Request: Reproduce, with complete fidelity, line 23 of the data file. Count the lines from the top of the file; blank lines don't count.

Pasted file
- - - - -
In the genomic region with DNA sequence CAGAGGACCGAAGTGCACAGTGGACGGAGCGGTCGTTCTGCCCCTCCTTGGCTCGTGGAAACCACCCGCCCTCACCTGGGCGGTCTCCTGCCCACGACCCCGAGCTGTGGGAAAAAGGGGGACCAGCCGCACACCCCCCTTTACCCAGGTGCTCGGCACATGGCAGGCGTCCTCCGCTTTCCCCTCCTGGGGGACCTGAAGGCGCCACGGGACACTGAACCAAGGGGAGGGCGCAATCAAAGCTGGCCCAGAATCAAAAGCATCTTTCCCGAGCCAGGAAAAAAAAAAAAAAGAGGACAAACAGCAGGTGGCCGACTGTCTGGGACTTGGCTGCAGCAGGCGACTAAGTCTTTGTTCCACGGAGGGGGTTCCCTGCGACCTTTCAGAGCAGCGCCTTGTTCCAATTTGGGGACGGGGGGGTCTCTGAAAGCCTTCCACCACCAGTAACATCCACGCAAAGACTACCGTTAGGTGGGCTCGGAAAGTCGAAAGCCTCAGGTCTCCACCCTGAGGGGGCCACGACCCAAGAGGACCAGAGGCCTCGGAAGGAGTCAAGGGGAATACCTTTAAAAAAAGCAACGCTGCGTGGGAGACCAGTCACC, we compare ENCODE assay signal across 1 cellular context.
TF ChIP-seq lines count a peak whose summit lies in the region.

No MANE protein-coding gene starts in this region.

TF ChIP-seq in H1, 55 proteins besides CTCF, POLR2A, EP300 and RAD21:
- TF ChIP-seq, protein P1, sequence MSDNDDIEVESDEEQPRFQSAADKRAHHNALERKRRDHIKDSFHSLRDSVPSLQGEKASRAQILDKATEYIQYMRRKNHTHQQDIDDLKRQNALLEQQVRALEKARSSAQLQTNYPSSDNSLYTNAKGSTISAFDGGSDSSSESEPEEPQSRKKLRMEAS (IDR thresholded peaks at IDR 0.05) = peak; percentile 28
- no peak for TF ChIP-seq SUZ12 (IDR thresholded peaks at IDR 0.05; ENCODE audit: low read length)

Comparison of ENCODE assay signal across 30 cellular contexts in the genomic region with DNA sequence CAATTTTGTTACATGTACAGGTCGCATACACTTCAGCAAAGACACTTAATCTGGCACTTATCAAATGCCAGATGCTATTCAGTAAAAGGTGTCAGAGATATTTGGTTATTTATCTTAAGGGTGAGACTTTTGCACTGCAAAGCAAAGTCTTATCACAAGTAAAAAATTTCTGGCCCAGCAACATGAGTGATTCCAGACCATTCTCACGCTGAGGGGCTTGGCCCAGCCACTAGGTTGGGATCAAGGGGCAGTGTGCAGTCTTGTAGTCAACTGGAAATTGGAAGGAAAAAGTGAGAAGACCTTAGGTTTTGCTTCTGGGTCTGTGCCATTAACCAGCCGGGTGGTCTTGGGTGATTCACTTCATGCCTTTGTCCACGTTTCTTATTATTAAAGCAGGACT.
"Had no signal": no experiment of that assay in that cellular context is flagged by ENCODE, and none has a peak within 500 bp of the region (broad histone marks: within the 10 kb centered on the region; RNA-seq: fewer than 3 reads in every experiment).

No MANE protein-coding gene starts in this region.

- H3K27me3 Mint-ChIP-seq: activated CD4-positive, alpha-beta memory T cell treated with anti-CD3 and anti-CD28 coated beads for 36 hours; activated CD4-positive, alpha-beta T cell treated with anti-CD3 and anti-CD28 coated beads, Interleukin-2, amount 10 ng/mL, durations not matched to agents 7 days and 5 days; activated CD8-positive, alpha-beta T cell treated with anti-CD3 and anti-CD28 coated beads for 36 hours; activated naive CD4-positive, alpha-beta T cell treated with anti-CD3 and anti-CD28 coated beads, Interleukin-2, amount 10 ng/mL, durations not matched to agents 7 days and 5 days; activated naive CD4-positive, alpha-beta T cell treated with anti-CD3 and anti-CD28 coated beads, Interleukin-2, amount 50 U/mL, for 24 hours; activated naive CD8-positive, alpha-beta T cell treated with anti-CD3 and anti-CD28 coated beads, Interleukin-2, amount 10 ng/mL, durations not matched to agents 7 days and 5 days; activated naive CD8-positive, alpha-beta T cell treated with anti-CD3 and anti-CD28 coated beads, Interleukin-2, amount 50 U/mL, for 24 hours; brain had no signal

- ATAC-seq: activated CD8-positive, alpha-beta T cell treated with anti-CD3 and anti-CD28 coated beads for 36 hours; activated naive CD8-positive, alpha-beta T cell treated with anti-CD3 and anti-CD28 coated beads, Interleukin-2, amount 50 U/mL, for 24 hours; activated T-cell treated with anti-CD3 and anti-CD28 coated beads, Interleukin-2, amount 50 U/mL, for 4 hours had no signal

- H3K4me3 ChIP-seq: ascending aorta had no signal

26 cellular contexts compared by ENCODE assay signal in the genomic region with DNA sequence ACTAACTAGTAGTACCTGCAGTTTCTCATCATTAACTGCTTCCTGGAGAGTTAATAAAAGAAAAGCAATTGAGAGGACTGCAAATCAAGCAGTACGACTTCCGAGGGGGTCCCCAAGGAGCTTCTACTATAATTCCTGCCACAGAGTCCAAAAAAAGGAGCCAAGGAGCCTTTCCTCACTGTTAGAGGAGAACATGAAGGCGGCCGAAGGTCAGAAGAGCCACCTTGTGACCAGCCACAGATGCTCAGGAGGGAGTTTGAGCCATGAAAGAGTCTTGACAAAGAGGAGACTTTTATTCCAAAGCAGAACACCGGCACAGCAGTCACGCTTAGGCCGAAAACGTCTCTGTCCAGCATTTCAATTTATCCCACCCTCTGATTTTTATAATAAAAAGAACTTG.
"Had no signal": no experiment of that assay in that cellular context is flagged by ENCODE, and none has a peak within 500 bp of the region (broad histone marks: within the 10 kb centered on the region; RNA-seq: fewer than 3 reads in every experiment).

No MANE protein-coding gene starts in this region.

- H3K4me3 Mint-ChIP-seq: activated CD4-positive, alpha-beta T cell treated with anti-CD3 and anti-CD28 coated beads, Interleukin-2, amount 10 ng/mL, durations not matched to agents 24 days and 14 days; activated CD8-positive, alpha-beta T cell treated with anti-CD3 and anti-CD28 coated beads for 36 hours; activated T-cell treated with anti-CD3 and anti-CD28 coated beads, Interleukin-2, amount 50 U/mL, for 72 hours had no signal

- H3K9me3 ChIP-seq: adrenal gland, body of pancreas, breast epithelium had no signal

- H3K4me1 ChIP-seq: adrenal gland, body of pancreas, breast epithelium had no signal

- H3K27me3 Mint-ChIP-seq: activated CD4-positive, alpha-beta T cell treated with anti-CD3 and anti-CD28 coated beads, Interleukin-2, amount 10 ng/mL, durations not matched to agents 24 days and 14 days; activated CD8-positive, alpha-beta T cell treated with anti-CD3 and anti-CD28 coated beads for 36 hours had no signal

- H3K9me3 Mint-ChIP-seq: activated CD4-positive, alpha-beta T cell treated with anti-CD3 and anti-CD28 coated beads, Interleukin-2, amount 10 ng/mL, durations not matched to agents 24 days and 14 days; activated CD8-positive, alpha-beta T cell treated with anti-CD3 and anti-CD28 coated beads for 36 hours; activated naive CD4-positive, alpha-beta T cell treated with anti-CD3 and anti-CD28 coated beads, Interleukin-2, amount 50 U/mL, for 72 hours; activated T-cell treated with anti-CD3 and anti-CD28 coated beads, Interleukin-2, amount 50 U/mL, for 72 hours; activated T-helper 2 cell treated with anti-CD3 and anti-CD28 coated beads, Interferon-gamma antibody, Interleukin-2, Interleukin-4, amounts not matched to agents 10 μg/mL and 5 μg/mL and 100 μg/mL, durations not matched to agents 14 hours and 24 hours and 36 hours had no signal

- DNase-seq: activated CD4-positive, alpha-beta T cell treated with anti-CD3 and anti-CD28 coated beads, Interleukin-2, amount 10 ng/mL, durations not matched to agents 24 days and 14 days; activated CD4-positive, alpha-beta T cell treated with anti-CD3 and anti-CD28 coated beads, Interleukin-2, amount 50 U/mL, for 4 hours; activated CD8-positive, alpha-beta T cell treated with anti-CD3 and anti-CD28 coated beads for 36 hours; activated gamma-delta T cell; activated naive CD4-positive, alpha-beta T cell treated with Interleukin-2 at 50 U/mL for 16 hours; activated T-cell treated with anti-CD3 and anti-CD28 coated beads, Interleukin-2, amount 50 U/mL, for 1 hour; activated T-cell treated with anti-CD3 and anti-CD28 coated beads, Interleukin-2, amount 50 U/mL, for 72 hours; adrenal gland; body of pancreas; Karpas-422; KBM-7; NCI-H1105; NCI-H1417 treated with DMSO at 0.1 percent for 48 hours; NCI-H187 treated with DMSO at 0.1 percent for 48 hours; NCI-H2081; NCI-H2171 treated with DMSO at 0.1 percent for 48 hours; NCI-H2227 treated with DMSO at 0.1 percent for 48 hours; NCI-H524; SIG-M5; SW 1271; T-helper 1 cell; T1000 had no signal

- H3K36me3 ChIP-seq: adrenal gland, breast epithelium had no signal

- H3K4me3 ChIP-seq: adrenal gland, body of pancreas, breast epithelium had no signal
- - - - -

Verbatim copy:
- H3K4me3 ChIP-seq: adrenal gland, body of pancreas, breast epithelium had no signal